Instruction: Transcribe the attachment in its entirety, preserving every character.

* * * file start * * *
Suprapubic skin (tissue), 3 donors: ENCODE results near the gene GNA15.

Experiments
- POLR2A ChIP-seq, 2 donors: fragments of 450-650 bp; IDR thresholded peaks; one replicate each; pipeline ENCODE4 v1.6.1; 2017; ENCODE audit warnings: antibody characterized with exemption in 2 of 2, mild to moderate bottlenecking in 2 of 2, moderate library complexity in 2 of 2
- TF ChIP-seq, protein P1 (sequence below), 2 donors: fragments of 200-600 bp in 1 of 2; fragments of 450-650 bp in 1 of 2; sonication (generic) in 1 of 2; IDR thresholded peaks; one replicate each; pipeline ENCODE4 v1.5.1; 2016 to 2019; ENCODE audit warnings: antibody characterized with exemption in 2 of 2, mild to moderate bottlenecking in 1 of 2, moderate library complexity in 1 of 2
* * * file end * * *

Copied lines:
Suprapubic skin (tissue), 3 donors: ENCODE results near the gene GNA15.

Experiments
- POLR2A ChIP-seq, 2 donors: fragments of 450-650 bp; IDR thresholded peaks; one replicate each; pipeline ENCODE4 v1.6.1; 2017; ENCODE audit warnings: antibody characterized with exemption in 2 of 2, mild to moderate bottlenecking in 2 of 2, moderate library complexity in 2 of 2
- TF ChIP-seq, protein P1 (sequence below), 2 donors: fragments of 200-600 bp in 1 of 2; fragments of 450-650 bp in 1 of 2; sonication (generic) in 1 of 2; IDR thresholded peaks; one replicate each; pipeline ENCODE4 v1.5.1; 2016 to 2019; ENCODE audit warnings: antibody characterized with exemption in 2 of 2, mild to moderate bottlenecking in 1 of 2, moderate library complexity in 1 of 2